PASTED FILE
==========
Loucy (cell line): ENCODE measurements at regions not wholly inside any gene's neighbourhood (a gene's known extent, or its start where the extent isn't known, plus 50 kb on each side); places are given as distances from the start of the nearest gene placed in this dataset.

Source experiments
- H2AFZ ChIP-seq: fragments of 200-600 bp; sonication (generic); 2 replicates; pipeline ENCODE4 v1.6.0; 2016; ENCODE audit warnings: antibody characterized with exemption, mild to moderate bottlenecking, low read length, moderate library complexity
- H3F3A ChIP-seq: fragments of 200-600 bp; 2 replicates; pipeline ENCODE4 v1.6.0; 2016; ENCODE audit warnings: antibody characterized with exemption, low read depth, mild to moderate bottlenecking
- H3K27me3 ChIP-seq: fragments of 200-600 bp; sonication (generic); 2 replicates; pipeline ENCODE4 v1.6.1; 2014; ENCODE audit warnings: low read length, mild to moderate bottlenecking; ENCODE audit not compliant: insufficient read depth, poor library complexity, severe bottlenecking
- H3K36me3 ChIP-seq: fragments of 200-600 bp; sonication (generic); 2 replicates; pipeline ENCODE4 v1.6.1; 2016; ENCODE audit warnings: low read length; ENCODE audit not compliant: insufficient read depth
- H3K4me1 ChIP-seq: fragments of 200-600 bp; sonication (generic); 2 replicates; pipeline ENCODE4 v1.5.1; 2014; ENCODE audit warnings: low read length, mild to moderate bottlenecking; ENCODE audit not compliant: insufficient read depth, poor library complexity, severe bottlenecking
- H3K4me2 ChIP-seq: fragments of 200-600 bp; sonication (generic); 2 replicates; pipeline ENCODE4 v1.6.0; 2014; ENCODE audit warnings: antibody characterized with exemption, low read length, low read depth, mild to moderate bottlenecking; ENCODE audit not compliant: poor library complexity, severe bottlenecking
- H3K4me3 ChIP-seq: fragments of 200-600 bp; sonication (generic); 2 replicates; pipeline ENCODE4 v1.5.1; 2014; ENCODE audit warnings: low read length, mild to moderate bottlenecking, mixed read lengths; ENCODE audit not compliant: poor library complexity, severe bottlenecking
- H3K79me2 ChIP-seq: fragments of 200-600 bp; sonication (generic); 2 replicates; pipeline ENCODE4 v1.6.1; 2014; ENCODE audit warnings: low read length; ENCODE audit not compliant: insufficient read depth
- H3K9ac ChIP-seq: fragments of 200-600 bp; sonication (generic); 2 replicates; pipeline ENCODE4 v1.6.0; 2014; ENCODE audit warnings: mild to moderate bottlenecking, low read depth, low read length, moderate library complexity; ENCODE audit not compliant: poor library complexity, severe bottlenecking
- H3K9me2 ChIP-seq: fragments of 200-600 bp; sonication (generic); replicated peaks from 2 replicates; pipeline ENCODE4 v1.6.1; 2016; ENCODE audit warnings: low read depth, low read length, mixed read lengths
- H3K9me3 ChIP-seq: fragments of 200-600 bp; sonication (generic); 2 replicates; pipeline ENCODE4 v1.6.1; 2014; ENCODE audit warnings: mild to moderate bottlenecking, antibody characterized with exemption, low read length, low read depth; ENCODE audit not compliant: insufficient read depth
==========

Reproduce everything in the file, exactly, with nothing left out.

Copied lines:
Loucy (cell line): ENCODE measurements at regions not wholly inside any gene's neighbourhood (a gene's known extent, or its start where the extent isn't known, plus 50 kb on each side); places are given as distances from the start of the nearest gene placed in this dataset.

Source experiments
- H2AFZ ChIP-seq: fragments of 200-600 bp; sonication (generic); 2 replicates; pipeline ENCODE4 v1.6.0; 2016; ENCODE audit warnings: antibody characterized with exemption, mild to moderate bottlenecking, low read length, moderate library complexity
- H3F3A ChIP-seq: fragments of 200-600 bp; 2 replicates; pipeline ENCODE4 v1.6.0; 2016; ENCODE audit warnings: antibody characterized with exemption, low read depth, mild to moderate bottlenecking
- H3K27me3 ChIP-seq: fragments of 200-600 bp; sonication (generic); 2 replicates; pipeline ENCODE4 v1.6.1; 2014; ENCODE audit warnings: low read length, mild to moderate bottlenecking; ENCODE audit not compliant: insufficient read depth, poor library complexity, severe bottlenecking
- H3K36me3 ChIP-seq: fragments of 200-600 bp; sonication (generic); 2 replicates; pipeline ENCODE4 v1.6.1; 2016; ENCODE audit warnings: low read length; ENCODE audit not compliant: insufficient read depth
- H3K4me1 ChIP-seq: fragments of 200-600 bp; sonication (generic); 2 replicates; pipeline ENCODE4 v1.5.1; 2014; ENCODE audit warnings: low read length, mild to moderate bottlenecking; ENCODE audit not compliant: insufficient read depth, poor library complexity, severe bottlenecking
- H3K4me2 ChIP-seq: fragments of 200-600 bp; sonication (generic); 2 replicates; pipeline ENCODE4 v1.6.0; 2014; ENCODE audit warnings: antibody characterized with exemption, low read length, low read depth, mild to moderate bottlenecking; ENCODE audit not compliant: poor library complexity, severe bottlenecking
- H3K4me3 ChIP-seq: fragments of 200-600 bp; sonication (generic); 2 replicates; pipeline ENCODE4 v1.5.1; 2014; ENCODE audit warnings: low read length, mild to moderate bottlenecking, mixed read lengths; ENCODE audit not compliant: poor library complexity, severe bottlenecking
- H3K79me2 ChIP-seq: fragments of 200-600 bp; sonication (generic); 2 replicates; pipeline ENCODE4 v1.6.1; 2014; ENCODE audit warnings: low read length; ENCODE audit not compliant: insufficient read depth
- H3K9ac ChIP-seq: fragments of 200-600 bp; sonication (generic); 2 replicates; pipeline ENCODE4 v1.6.0; 2014; ENCODE audit warnings: mild to moderate bottlenecking, low read depth, low read length, moderate library complexity; ENCODE audit not compliant: poor library complexity, severe bottlenecking
- H3K9me2 ChIP-seq: fragments of 200-600 bp; sonication (generic); replicated peaks from 2 replicates; pipeline ENCODE4 v1.6.1; 2016; ENCODE audit warnings: low read depth, low read length, mixed read lengths
- H3K9me3 ChIP-seq: fragments of 200-600 bp; sonication (generic); 2 replicates; pipeline ENCODE4 v1.6.1; 2014; ENCODE audit warnings: mild to moderate bottlenecking, antibody characterized with exemption, low read length, low read depth; ENCODE audit not compliant: insufficient read depth